The visit of Everton on Tuesday comes at a time when they are (we are told) to reveal new owners. In other words, the Toffees have emerged from their sticky condition of a few years ago to make themselves more attractive to potential buyers. Their diligence and patience has paid off.
This fact must surely be seen as an indictment of Villa’s owner, who claims to have been trying to sell our favourite and greatest club for some time, but did not do what Everton has done – to ensure that the club remained a viable force and able to compete. Instead – rather than being Sticky Toffee – we have become Suet Pudding.
All we can hope for is that Ayew’s return and Everton’s sense of self-congratulation might conspire to backfire on them and to provide the stimulus for a Villa run that will dazzle: we only need 22 points out of a possible 33 to (probably) stay up! Let’s face it, Ayew’s disgraceful red card performance 3 games ago probably took the stuffing out of the rest of the team. With him absent from up front our one bit of hope in the strike department – and Kozak’s injury – effectively removed any serious contemplation of winning form until his return. A lot rests now on Ayew to restore some self-respect.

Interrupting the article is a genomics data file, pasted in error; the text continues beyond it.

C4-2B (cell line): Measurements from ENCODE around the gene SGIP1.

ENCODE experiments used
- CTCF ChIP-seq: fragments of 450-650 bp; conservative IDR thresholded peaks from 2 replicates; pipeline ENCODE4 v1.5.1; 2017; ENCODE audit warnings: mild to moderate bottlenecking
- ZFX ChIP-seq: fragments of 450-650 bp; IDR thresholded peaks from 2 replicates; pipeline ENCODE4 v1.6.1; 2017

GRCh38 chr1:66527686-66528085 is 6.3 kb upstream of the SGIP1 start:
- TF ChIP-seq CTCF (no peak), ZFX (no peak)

But we need to be aware of a flash in the pan. Towards the end of Villa’s last relegation season (of 1986-87), Villa produced a 4-0 win over West Ham and by the end of the match (it was reported) were playing like world-beaters. They then proceeded to lose their remaining games and – of course – went down.
No, I am not really trying to re-ignite hope. But for the fans sake I am hoping that they will be able to see a Villa team play to something like their tradition: a tradition that has all but evaporated. This season has seen too much to compare with the last comparable season of despair: 1966-67. At the start of that season Villa lost their two main stars (for Delph and Benteke read Woosnam and Hateley) and from then on it was a downward slide. Just like this season, injuries negatively affected the situation. But the difference is that for a long time during 1966-67 there was a serious display of pride and determination before their will was finally broken: this season those elements have too often been absent.
It took eight years for the Villa to recover from that relegation and the club’s general downturn. How long will it be this time?